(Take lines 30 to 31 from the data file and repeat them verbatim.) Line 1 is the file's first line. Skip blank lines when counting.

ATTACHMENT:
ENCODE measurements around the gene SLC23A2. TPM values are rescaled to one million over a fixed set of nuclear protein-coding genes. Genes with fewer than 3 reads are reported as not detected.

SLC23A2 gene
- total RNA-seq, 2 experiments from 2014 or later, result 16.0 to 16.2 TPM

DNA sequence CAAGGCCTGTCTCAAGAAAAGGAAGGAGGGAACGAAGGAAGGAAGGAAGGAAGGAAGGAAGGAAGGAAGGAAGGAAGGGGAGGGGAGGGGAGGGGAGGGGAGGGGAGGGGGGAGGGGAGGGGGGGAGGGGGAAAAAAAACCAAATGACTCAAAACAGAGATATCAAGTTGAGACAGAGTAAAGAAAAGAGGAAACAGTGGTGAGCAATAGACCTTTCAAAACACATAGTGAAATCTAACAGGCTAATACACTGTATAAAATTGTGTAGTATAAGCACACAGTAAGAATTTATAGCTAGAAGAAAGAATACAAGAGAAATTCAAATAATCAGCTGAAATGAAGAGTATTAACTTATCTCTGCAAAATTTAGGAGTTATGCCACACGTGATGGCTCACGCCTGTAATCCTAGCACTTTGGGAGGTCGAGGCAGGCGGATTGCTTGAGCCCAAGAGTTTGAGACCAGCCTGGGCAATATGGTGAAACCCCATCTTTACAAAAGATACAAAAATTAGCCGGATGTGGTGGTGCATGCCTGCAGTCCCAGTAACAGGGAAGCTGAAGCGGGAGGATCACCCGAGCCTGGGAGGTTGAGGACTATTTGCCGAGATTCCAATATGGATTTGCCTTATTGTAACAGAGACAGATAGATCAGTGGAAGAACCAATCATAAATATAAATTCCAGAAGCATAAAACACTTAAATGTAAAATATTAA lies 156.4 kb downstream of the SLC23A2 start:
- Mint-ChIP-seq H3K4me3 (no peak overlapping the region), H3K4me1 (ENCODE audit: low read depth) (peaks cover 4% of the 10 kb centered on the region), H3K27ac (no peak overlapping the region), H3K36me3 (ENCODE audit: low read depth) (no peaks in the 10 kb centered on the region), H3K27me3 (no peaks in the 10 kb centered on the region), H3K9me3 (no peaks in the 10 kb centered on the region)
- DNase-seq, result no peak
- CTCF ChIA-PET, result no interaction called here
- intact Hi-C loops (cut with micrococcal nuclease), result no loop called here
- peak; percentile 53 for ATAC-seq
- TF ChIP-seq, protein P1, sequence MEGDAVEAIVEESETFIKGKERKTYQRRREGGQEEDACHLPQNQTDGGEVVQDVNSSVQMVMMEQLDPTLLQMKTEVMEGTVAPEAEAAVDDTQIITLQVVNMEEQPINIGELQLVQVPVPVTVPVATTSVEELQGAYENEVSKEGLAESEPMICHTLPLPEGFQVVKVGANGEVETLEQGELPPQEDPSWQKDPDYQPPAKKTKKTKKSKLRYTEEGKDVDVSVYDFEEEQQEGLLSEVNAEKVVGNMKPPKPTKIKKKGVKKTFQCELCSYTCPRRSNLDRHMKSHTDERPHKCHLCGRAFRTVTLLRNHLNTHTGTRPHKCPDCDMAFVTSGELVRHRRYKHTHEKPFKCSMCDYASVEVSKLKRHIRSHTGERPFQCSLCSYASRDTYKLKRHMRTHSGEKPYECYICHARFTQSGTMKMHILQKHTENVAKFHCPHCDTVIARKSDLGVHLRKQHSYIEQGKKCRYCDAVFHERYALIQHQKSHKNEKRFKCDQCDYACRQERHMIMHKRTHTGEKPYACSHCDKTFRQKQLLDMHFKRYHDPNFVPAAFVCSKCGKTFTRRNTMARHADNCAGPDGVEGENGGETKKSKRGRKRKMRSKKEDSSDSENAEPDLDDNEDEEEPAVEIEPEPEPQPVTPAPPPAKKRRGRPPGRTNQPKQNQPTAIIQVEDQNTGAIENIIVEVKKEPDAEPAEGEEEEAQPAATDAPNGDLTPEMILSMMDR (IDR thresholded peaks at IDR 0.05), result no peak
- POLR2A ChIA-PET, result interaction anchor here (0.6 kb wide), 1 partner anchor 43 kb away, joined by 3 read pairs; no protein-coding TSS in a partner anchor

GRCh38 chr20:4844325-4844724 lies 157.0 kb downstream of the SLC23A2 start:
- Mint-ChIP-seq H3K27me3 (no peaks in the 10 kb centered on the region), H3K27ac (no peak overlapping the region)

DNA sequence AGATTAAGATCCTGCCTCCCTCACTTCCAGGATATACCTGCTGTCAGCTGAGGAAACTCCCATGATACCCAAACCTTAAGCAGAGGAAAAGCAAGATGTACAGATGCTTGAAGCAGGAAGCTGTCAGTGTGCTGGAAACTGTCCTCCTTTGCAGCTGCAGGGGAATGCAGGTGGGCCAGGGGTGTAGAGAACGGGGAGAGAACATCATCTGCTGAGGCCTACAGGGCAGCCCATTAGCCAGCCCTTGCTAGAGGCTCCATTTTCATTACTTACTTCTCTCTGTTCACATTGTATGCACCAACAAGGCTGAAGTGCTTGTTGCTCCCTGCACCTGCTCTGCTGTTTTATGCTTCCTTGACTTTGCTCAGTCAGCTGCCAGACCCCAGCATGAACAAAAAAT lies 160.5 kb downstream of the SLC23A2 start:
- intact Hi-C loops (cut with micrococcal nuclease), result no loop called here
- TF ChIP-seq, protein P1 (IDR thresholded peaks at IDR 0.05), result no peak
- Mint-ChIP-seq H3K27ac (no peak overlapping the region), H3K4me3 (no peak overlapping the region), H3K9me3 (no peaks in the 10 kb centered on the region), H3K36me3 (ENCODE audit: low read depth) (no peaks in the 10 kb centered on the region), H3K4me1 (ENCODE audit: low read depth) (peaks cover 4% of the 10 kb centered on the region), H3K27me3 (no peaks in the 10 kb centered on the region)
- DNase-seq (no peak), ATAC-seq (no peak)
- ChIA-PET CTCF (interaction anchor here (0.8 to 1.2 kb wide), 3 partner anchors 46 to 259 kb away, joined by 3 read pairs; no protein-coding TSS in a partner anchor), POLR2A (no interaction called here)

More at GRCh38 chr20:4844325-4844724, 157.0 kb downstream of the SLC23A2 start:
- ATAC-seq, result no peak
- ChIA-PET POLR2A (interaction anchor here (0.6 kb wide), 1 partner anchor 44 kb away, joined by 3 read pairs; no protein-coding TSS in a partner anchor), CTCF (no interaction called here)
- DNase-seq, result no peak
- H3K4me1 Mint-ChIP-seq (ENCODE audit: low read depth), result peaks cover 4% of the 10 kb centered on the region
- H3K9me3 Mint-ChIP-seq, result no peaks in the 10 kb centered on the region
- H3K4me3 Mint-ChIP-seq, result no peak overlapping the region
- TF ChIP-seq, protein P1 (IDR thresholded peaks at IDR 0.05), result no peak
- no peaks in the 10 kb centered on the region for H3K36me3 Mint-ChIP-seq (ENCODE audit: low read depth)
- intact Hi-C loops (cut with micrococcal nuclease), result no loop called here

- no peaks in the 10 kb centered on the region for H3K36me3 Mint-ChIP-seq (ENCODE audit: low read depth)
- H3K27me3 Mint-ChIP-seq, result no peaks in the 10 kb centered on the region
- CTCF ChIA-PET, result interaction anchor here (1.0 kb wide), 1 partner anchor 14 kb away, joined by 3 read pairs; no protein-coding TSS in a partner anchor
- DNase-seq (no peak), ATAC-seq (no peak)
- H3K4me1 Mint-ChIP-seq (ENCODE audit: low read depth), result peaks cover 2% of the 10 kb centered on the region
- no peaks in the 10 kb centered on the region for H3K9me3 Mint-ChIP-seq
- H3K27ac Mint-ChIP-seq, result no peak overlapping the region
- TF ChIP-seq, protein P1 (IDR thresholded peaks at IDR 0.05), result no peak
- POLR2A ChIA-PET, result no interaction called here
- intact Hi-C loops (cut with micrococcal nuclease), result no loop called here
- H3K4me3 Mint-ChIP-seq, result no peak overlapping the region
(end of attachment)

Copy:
- no peaks in the 10 kb centered on the region for H3K36me3 Mint-ChIP-seq (ENCODE audit: low read depth)
- H3K27me3 Mint-ChIP-seq, result no peaks in the 10 kb centered on the region